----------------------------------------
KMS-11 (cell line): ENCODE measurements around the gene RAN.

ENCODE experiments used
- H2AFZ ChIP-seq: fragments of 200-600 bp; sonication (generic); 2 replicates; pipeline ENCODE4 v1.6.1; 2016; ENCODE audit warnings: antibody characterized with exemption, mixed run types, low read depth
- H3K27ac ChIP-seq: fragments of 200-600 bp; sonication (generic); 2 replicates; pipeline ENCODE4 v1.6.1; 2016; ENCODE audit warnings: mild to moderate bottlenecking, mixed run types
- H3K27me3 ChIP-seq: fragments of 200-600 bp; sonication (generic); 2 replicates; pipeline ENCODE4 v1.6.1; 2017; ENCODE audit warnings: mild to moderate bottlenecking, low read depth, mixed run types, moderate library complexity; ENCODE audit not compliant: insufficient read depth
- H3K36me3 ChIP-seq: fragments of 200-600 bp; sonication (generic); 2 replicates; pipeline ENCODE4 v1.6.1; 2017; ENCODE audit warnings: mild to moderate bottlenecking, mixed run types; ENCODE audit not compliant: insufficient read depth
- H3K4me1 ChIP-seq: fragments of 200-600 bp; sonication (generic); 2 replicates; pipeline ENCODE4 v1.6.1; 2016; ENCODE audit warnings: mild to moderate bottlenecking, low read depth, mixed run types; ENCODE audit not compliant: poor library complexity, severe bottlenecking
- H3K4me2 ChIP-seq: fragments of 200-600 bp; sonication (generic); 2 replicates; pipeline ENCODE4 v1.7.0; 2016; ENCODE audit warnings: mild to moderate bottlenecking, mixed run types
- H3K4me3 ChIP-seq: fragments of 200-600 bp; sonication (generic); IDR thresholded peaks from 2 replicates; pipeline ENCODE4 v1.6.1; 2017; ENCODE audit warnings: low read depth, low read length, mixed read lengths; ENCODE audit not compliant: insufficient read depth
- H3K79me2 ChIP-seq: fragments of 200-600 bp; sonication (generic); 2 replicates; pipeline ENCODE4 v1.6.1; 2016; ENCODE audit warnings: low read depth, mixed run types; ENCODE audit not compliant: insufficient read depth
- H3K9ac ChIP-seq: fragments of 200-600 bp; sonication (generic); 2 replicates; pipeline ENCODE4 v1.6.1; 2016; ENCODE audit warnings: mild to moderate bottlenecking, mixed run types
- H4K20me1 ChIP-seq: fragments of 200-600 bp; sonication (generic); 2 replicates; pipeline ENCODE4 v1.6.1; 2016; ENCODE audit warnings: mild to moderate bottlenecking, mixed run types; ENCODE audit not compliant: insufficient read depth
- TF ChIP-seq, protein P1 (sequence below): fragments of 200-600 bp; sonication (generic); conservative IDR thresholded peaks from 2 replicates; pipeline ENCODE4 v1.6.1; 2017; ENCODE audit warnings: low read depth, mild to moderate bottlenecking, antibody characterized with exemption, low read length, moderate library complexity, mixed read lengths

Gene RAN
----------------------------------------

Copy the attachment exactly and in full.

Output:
KMS-11 (cell line): ENCODE measurements around the gene RAN.

ENCODE experiments used
- H2AFZ ChIP-seq: fragments of 200-600 bp; sonication (generic); 2 replicates; pipeline ENCODE4 v1.6.1; 2016; ENCODE audit warnings: antibody characterized with exemption, mixed run types, low read depth
- H3K27ac ChIP-seq: fragments of 200-600 bp; sonication (generic); 2 replicates; pipeline ENCODE4 v1.6.1; 2016; ENCODE audit warnings: mild to moderate bottlenecking, mixed run types
- H3K27me3 ChIP-seq: fragments of 200-600 bp; sonication (generic); 2 replicates; pipeline ENCODE4 v1.6.1; 2017; ENCODE audit warnings: mild to moderate bottlenecking, low read depth, mixed run types, moderate library complexity; ENCODE audit not compliant: insufficient read depth
- H3K36me3 ChIP-seq: fragments of 200-600 bp; sonication (generic); 2 replicates; pipeline ENCODE4 v1.6.1; 2017; ENCODE audit warnings: mild to moderate bottlenecking, mixed run types; ENCODE audit not compliant: insufficient read depth
- H3K4me1 ChIP-seq: fragments of 200-600 bp; sonication (generic); 2 replicates; pipeline ENCODE4 v1.6.1; 2016; ENCODE audit warnings: mild to moderate bottlenecking, low read depth, mixed run types; ENCODE audit not compliant: poor library complexity, severe bottlenecking
- H3K4me2 ChIP-seq: fragments of 200-600 bp; sonication (generic); 2 replicates; pipeline ENCODE4 v1.7.0; 2016; ENCODE audit warnings: mild to moderate bottlenecking, mixed run types
- H3K4me3 ChIP-seq: fragments of 200-600 bp; sonication (generic); IDR thresholded peaks from 2 replicates; pipeline ENCODE4 v1.6.1; 2017; ENCODE audit warnings: low read depth, low read length, mixed read lengths; ENCODE audit not compliant: insufficient read depth
- H3K79me2 ChIP-seq: fragments of 200-600 bp; sonication (generic); 2 replicates; pipeline ENCODE4 v1.6.1; 2016; ENCODE audit warnings: low read depth, mixed run types; ENCODE audit not compliant: insufficient read depth
- H3K9ac ChIP-seq: fragments of 200-600 bp; sonication (generic); 2 replicates; pipeline ENCODE4 v1.6.1; 2016; ENCODE audit warnings: mild to moderate bottlenecking, mixed run types
- H4K20me1 ChIP-seq: fragments of 200-600 bp; sonication (generic); 2 replicates; pipeline ENCODE4 v1.6.1; 2016; ENCODE audit warnings: mild to moderate bottlenecking, mixed run types; ENCODE audit not compliant: insufficient read depth
- TF ChIP-seq, protein P1 (sequence below): fragments of 200-600 bp; sonication (generic); conservative IDR thresholded peaks from 2 replicates; pipeline ENCODE4 v1.6.1; 2017; ENCODE audit warnings: low read depth, mild to moderate bottlenecking, antibody characterized with exemption, low read length, moderate library complexity, mixed read lengths

Gene RAN